UK - The UK government is moving to boost institutional investment in housing with a package of measures including £200m (€252m) of state investment in housing sites to get new rental homes on the market.
It plans to give a guarantee of up to £40bn for major infrastructure projects and £10bn for new homes.
Other proposals include fast-tracking thousands of residential and commercial projects currently in the planning system, promoting office-to-residential conversions and the creation of a taskforce to bring developers, management bodies and institutional investors together to broker deals and deliver more rented homes.
The initiative comes in the wake of the Montague report into barriers to institutional investment in private-rented housing.
In a statement, the secretary of state for Communities and Local Government Eric Pickles said: "We invited Sir Adrian Montague to report on the barriers to institutional investment and intend to take up Sir Adrian's key recommendation."
Published at the end of last month, the report warned of an undersupply of large-scale projects and said investors were probably being put off funding assets at the development stage.
Because the need for affordable housing remains high, the government will extend the use of guarantees to deliver more affordable homes, Pickles said.
"Building on the success of the Affordable Homes Programme, the government will invite bids to provide up to an additional 15,000 affordable homes through the use of loan guarantees, asset management flexibilities and capital funding," he said.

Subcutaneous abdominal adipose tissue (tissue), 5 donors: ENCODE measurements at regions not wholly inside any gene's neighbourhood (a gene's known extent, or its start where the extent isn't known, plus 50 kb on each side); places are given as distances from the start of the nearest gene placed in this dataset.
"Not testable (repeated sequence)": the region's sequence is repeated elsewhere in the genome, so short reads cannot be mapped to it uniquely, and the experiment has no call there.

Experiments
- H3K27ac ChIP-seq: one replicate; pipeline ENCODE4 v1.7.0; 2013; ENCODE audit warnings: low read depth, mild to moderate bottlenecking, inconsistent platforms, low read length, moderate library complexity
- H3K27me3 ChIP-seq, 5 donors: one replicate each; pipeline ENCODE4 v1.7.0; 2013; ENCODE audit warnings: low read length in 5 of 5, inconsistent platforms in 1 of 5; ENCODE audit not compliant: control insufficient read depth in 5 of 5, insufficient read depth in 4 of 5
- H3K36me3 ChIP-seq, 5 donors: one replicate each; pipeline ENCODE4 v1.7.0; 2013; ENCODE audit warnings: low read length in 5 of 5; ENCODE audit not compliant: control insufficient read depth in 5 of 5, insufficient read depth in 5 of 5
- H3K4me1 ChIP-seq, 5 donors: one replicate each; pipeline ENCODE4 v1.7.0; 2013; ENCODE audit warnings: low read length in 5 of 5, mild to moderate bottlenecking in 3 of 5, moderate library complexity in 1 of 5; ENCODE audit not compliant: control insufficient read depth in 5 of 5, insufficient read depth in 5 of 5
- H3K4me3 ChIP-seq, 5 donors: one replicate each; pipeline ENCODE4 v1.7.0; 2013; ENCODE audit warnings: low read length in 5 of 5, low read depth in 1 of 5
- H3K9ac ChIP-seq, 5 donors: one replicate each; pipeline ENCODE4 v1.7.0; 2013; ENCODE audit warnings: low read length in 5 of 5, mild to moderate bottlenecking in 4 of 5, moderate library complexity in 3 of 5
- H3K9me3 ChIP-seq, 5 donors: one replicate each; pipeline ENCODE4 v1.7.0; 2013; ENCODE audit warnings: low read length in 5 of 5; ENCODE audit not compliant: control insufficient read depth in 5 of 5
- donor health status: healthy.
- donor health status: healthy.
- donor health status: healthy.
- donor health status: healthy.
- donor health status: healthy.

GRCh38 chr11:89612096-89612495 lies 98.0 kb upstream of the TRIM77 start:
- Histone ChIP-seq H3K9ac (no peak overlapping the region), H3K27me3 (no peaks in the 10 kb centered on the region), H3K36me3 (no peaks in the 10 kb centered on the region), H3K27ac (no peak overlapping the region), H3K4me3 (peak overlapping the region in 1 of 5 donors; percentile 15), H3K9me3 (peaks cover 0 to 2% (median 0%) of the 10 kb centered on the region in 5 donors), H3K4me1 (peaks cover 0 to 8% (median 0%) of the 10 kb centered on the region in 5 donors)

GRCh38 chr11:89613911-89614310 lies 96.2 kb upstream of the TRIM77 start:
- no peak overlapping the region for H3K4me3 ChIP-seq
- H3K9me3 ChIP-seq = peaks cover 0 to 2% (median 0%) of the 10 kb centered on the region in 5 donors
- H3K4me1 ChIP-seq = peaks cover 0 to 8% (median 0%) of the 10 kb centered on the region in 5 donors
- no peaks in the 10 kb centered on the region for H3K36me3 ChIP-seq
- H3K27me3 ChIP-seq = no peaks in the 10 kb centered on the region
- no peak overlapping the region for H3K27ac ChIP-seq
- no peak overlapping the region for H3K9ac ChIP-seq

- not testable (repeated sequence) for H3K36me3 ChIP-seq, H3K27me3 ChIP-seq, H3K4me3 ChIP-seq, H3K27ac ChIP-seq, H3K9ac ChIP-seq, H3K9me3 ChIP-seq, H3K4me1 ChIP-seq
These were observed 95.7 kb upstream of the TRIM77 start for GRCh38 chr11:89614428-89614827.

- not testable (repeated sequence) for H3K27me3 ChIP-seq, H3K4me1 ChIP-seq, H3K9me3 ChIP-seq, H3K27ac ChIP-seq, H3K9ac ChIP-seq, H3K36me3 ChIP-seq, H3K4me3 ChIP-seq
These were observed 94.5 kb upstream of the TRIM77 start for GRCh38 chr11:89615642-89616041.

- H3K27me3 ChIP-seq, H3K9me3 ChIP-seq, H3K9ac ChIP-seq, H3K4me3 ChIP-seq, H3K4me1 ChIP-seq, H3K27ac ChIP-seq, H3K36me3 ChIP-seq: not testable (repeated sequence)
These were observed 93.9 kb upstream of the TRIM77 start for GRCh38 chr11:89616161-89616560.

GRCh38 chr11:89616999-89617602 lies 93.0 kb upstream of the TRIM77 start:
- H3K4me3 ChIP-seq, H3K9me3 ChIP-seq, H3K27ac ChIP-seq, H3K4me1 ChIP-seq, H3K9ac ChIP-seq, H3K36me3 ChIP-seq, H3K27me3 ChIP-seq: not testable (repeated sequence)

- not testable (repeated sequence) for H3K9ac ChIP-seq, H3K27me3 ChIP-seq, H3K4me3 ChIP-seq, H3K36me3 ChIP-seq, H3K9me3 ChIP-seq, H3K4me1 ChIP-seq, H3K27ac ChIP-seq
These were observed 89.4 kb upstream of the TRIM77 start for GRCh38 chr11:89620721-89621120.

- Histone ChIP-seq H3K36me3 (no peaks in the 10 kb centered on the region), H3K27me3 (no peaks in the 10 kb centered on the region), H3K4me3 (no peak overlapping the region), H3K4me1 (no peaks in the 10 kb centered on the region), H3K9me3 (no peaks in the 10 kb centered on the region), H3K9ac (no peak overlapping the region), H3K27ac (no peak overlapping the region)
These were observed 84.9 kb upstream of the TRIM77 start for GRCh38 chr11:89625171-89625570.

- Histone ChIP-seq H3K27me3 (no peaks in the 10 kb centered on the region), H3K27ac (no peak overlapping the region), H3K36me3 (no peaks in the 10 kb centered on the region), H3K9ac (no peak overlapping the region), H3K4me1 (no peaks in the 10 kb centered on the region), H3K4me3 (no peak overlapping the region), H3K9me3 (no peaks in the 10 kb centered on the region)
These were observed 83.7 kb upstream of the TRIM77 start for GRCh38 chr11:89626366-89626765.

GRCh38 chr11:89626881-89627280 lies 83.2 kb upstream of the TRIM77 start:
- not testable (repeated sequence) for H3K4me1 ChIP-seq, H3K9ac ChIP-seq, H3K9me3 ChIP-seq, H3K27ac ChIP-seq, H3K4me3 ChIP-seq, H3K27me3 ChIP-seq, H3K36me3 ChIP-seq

"We also intend to extend our successful refurbishment programme to bring an additional 5,000 existing empty homes back into use. In total, we will invest another £300m."
The Infrastructure (Financial Assistance) Bill would include guaranteeing the debt of housing associations and private sector developers, the government said.
It also plans to put surplus public sector land back into use.
Disposals would be hastened by preparing the land for market and providing a single 'shop window' for all surplus public sector land, Pickles said.
Legislation would be put in place to allow planning applications to be decided by the Planning Inspectorate, if the local authority had a track record of consistently poor performance in the speed or quality of its decisions, he said.
"In addition, we intend to give planning inspectors more power to initiate an award of costs in planning appeal proceedings, where it is clear that an application has not been handled as it should have been with due process," he said.
The British Property Federation (BPF) welcomed the raft of measures, but raised concerns about fast-tracking planning for major developments.
Liz Peace, BPF chief executive, said: "Taken together, these measures will certainly provide a shot in the arm for house building."
But they would only solve housing issues if accompanied by a significant package of other measures, she said.
"House builders are not on strike; they are simply not building because there are few people in a position to buy, or seeking to move," Pearce said.
Taking major developments out of the planning system could place additional pressure on the Planning Inspectorate and the IPC (Infrastructure Planning Commission), the organisation warned.
Residential property owner and manager Grainger described the plans to support build-to-rent as a major victory following years of lobbying.
The company's executive property director Nick Jopling, said: "With the support announced today, Grainger will help lead the way to creating a viable built-to-rent sector, attracting institutional investment.
"Building quality homes for long-term rent will be a game-changer for the UK housing market, and it will address the huge and growing demand for privately renting."
Jopling is also a member of the Montague review group.